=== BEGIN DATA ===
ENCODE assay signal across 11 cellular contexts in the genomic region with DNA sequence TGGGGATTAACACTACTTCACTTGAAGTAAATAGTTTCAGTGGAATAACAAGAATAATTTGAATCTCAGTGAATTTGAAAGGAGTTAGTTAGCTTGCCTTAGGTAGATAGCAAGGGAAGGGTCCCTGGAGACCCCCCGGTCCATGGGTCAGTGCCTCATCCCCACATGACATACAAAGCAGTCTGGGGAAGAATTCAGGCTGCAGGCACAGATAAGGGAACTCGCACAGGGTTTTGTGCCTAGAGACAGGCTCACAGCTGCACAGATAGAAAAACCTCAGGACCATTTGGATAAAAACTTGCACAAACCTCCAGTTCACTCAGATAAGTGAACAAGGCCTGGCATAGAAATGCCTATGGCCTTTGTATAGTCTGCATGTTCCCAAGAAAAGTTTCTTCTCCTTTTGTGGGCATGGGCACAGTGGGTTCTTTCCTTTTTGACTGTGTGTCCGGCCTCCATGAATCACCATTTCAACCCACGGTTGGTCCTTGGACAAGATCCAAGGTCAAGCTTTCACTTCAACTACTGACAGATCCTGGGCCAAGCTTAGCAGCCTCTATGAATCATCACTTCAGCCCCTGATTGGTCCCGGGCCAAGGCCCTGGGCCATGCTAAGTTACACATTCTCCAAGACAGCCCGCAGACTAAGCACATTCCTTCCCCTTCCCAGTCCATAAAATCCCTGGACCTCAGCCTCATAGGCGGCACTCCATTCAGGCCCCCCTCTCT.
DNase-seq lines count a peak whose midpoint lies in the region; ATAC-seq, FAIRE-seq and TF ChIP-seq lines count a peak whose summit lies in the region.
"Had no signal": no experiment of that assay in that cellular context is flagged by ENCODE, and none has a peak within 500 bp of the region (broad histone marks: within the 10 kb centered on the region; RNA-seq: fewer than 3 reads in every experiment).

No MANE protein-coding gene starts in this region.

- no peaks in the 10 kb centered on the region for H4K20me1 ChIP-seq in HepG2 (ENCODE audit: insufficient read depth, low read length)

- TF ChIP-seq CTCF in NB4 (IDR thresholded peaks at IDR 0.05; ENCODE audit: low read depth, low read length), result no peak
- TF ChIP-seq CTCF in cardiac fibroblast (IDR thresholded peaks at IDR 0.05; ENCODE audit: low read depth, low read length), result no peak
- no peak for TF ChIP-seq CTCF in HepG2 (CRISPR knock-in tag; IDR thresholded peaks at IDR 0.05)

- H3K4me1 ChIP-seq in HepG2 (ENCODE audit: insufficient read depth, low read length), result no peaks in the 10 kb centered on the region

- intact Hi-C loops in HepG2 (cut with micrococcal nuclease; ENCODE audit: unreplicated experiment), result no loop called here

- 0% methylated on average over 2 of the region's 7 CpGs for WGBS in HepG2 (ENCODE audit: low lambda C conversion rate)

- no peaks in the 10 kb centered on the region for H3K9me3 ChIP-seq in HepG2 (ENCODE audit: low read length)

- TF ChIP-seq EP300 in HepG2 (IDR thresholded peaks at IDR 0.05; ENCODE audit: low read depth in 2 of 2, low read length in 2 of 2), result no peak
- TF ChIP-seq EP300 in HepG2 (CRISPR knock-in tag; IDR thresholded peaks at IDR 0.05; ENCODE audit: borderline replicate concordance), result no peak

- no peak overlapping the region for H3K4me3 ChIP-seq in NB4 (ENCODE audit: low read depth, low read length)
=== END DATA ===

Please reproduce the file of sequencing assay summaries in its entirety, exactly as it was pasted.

ENCODE assay signal across 11 cellular contexts in the genomic region with DNA sequence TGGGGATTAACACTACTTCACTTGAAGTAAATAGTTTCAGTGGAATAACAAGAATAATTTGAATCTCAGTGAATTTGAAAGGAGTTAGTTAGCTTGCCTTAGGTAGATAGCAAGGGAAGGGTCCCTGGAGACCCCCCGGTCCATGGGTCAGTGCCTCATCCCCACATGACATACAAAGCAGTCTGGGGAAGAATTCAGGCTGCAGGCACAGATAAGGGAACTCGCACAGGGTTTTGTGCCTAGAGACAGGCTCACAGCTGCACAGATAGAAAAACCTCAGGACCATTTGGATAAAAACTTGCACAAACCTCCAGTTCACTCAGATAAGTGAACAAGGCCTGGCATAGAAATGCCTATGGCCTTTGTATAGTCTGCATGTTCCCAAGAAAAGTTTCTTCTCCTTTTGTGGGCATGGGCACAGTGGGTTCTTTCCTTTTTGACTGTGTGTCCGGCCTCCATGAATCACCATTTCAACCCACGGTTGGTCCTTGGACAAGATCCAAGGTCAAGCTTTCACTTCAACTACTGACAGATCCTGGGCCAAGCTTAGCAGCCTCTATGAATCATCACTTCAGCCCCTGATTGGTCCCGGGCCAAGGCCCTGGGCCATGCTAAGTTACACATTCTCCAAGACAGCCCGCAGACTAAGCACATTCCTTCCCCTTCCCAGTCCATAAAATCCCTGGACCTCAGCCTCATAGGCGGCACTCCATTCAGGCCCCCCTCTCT.
DNase-seq lines count a peak whose midpoint lies in the region; ATAC-seq, FAIRE-seq and TF ChIP-seq lines count a peak whose summit lies in the region.
"Had no signal": no experiment of that assay in that cellular context is flagged by ENCODE, and none has a peak within 500 bp of the region (broad histone marks: within the 10 kb centered on the region; RNA-seq: fewer than 3 reads in every experiment).

No MANE protein-coding gene starts in this region.

- no peaks in the 10 kb centered on the region for H4K20me1 ChIP-seq in HepG2 (ENCODE audit: insufficient read depth, low read length)

- TF ChIP-seq CTCF in NB4 (IDR thresholded peaks at IDR 0.05; ENCODE audit: low read depth, low read length), result no peak
- TF ChIP-seq CTCF in cardiac fibroblast (IDR thresholded peaks at IDR 0.05; ENCODE audit: low read depth, low read length), result no peak
- no peak for TF ChIP-seq CTCF in HepG2 (CRISPR knock-in tag; IDR thresholded peaks at IDR 0.05)

- H3K4me1 ChIP-seq in HepG2 (ENCODE audit: insufficient read depth, low read length), result no peaks in the 10 kb centered on the region

- intact Hi-C loops in HepG2 (cut with micrococcal nuclease; ENCODE audit: unreplicated experiment), result no loop called here

- 0% methylated on average over 2 of the region's 7 CpGs for WGBS in HepG2 (ENCODE audit: low lambda C conversion rate)

- no peaks in the 10 kb centered on the region for H3K9me3 ChIP-seq in HepG2 (ENCODE audit: low read length)

- TF ChIP-seq EP300 in HepG2 (IDR thresholded peaks at IDR 0.05; ENCODE audit: low read depth in 2 of 2, low read length in 2 of 2), result no peak
- TF ChIP-seq EP300 in HepG2 (CRISPR knock-in tag; IDR thresholded peaks at IDR 0.05; ENCODE audit: borderline replicate concordance), result no peak

- no peak overlapping the region for H3K4me3 ChIP-seq in NB4 (ENCODE audit: low read depth, low read length)